In view of the presence of 21 heads of state in the country, I will refrain from commenting on any sensitive issue pertaining to the administration of President Rodrigo Duterte. I will discuss instead an issue that is generating enormous discussion among Filipinos. Foremost in their mind now is the question of whether the final game of Season 42 of the Philippine Basketball Association, which drew an attendance of 54,086, the biggest crowd ever to attend an event in the history of Philippine sports, is also the very last game of the 42-year-old league.
At the end of Season 41, I wrote that the basketball court has become the new battleground of two business empires: San Miguel Corp. (SMC) and Metro Pacific Investments Corp. (MPIC). SMC owns the basketball teams San Miguel Beermen, Ginebra Gin Kings, and Purefoods Star Hot Shots while MPIC has TNT Katropa, Meralco Bolts, and NLEX Road Warriors.
In the last six seasons or 18 conferences, San Miguel basketball squads have won a total of 13 championships, six by San Miguel Beer, five by Purefoods, and two by Ginebra. Metro Pacific quintets have bagged five trophies, all by Talk ‘N Text. Meralco joined the PBA only in 2010 and NLEX is only on its second year in the league.
The semifinalists or Final Four of the last four conferences — the Philippine Cup, Commissioner’s Cup, and Governors’ Cup of Season 42 and the Governors’ Cup of Season 41 were teams of the two business empires. Only in the Commissioner’s Cup of Season 41 did other teams — Rain or Shine and Alaska — break into the elite group of semifinalists. The two “free standing” teams disputed that conference’s crown, with Rain or Shine emerging as champion as winner.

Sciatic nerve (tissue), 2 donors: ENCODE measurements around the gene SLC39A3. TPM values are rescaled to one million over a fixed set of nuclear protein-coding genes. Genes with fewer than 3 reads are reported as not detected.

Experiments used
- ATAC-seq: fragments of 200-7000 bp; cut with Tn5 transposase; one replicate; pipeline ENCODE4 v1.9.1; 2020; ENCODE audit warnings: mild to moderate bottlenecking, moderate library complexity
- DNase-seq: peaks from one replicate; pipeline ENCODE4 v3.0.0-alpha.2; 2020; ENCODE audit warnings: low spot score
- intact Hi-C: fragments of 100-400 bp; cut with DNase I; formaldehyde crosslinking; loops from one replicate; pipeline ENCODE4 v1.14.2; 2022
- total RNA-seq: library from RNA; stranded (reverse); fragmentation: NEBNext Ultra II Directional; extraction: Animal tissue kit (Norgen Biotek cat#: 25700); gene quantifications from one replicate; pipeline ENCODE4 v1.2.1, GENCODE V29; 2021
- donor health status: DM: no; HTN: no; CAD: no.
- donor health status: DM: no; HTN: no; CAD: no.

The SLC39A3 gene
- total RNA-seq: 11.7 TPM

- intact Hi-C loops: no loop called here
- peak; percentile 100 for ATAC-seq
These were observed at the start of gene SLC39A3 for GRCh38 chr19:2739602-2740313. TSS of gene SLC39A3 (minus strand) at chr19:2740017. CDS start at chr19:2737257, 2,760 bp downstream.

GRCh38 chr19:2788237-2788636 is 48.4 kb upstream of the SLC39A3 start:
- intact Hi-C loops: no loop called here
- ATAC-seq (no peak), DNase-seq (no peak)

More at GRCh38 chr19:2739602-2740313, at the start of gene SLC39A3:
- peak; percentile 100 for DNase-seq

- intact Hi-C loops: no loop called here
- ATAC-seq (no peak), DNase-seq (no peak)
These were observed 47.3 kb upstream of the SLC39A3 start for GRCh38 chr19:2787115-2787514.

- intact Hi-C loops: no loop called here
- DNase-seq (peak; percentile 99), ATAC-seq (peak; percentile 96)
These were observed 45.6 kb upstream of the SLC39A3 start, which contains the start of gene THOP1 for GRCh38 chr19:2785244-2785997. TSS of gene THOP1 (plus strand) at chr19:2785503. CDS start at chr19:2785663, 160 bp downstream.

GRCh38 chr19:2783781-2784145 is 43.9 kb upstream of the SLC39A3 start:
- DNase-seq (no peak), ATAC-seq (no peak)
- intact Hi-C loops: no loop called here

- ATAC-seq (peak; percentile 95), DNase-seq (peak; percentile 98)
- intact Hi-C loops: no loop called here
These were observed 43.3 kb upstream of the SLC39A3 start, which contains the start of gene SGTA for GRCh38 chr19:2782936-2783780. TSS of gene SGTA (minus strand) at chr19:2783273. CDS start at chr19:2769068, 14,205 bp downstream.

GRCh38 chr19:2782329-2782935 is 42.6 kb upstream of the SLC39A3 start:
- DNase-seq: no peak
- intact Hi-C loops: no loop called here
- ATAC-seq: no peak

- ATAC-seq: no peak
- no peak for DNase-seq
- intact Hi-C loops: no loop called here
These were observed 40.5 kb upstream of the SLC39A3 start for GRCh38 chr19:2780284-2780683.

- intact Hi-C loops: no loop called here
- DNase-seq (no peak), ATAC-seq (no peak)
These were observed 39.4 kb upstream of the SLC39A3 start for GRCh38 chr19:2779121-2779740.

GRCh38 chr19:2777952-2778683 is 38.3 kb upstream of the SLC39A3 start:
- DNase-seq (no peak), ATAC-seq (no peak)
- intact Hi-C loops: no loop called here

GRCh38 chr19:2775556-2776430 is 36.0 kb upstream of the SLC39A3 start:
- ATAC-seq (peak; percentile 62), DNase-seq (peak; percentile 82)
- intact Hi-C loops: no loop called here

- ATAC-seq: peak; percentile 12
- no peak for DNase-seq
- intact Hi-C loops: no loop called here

The reason for the impressive records of those teams is the abundance of superior talent in their rosters. And those powerhouse lineups are made possible because of the huge budgets of the two teams. Fred Uytengsu of Alaska has wondered how both San Miguel and Ginebra manage to stack up former first-round draft picks without going over the league salary cap (the maximum amount a team can pay for all its players). He mentioned four-time MVP June Mar Fajardo, Arwind Santos, Chris Ross, Marcio Lassiter, and Alex Cabagnot for the Beermen and Greg Slaughter, Japeth Aguilar, Joe Devance, LA Tenorio, Scottie Thompson, and Kevin Ferrer for the Kings.
Recently, San Miguel traded seldom used players Ronald Tubid, JayR Reyes, Rashawn McCarthy, and the first-round draft pick in 2019 for Kia Picanto’s No. 1 pick in the 2017 Rookie Draft. San Miguel used that right to pick Fil-German Christian Standhardinger, considered the prize catch among all the young players eligible to play in the professional league.
PBA chief statistician Fidel Mangonon III said that is the fourth time in the last six years that the top draft pick did not go to the team that originally earned the pick. Two of the four overall top picks went to San Miguel — Jun Mar Fajardo from Air 21 and Standhardinger. One went to TNT — TauTuaa from Blackwater.
This is where the intense rivalry of the two business empires in basketball showed up again.